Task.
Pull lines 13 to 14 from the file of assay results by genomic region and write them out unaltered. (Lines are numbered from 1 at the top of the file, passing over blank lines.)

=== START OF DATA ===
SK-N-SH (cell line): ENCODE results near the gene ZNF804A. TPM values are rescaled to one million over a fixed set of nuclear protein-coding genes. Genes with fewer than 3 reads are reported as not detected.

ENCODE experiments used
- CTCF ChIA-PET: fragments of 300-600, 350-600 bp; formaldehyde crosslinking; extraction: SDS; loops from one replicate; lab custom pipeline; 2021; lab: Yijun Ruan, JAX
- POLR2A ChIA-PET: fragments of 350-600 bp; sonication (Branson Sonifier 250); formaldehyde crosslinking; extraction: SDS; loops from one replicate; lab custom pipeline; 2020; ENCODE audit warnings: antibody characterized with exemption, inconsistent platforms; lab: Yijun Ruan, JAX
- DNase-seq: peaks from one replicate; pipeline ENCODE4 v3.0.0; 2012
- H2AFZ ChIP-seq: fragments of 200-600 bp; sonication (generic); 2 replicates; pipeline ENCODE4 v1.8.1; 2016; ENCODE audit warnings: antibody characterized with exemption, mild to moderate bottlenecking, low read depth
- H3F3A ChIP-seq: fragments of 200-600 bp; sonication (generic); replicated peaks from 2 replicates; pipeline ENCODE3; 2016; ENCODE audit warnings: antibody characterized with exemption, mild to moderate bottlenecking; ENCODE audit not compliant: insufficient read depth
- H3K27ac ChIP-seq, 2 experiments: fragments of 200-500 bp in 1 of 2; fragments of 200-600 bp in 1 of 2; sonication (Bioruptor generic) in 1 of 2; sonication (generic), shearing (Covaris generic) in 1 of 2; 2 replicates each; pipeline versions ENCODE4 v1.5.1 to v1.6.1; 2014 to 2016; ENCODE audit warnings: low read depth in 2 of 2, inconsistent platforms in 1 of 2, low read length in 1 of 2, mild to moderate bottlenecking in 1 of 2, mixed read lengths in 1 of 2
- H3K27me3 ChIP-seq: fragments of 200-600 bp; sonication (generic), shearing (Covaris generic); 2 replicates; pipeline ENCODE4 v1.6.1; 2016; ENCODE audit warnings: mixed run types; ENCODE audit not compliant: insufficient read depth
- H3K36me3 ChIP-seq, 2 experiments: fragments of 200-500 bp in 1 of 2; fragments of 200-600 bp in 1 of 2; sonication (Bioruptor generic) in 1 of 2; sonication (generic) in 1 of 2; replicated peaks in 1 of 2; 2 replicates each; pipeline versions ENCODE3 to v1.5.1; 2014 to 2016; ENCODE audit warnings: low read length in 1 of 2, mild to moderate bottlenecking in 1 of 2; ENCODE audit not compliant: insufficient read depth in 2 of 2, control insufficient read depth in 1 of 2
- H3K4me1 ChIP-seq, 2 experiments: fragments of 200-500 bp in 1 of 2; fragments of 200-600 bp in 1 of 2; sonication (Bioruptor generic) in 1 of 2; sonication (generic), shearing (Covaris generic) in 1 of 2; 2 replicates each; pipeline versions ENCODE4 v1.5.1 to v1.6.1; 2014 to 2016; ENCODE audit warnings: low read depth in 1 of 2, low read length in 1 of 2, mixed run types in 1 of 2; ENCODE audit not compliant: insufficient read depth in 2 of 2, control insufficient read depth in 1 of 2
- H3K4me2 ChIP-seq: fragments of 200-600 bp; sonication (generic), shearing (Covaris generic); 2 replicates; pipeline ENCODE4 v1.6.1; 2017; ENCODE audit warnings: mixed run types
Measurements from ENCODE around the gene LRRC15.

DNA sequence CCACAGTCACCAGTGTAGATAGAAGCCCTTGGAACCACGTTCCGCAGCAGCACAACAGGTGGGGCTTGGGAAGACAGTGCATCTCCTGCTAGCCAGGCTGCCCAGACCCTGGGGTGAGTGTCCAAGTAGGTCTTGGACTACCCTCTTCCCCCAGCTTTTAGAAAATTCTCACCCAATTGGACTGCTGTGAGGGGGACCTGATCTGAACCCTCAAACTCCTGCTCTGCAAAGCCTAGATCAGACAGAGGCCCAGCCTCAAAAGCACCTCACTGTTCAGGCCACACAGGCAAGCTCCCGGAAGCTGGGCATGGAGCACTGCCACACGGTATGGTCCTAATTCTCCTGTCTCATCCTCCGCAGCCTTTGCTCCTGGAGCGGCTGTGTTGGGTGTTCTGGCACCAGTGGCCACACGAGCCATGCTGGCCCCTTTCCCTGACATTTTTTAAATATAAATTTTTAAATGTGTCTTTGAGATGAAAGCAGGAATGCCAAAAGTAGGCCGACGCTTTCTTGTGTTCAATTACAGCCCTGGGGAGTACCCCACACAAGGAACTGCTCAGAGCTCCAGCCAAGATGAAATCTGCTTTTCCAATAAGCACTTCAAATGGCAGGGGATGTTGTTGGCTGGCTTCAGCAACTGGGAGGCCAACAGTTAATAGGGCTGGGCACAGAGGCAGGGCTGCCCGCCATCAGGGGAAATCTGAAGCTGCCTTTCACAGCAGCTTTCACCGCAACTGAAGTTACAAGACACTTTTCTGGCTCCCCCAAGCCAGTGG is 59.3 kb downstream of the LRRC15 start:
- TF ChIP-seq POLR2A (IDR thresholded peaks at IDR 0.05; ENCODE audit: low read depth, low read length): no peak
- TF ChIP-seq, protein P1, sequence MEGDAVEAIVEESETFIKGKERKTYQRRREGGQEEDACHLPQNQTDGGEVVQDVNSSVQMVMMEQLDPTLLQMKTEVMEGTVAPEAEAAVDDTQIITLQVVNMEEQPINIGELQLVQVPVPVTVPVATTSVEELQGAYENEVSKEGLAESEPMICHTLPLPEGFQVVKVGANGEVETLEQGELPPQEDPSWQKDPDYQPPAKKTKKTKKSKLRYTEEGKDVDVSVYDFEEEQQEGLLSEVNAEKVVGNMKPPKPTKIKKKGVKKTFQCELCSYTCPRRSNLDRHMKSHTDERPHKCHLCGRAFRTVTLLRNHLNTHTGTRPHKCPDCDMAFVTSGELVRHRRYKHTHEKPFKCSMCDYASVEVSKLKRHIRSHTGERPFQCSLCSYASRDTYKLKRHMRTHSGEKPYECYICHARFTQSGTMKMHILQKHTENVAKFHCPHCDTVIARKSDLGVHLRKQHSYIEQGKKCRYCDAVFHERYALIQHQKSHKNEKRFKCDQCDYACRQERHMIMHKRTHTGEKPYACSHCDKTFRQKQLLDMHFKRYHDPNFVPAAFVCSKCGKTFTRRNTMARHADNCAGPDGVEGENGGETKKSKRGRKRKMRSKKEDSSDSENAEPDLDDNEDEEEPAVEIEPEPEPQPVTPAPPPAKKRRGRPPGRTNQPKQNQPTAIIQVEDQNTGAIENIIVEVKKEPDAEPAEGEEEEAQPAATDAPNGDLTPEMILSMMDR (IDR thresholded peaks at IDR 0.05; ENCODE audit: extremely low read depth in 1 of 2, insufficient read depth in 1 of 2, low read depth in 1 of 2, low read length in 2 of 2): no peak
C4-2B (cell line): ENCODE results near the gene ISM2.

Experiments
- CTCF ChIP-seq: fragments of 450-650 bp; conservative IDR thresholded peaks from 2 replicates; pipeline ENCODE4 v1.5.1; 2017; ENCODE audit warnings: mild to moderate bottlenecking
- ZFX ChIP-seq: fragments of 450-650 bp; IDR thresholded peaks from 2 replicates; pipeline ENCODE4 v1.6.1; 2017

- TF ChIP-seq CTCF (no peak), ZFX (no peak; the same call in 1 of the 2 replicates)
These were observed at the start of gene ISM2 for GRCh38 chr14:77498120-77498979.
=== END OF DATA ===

Measurements from ENCODE around the gene LRRC15.

DNA sequence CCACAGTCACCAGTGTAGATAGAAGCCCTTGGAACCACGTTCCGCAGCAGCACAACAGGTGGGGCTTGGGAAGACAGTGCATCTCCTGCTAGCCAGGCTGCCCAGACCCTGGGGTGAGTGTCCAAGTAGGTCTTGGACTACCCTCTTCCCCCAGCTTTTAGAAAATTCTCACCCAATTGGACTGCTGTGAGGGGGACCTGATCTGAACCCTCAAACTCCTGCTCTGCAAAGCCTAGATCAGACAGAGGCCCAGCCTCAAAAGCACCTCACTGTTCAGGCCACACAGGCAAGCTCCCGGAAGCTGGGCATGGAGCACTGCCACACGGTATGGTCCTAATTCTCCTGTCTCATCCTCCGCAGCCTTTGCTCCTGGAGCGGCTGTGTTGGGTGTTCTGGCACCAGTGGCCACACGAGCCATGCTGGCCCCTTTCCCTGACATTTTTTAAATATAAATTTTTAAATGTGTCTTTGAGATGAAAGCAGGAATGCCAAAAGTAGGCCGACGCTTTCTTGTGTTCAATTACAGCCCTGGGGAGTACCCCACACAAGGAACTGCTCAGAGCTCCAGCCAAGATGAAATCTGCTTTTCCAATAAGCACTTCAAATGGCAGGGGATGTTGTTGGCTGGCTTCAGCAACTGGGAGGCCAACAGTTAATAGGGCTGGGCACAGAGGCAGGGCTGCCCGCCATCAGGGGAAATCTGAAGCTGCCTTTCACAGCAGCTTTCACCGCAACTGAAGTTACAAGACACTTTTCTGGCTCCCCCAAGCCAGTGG is 59.3 kb downstream of the LRRC15 start: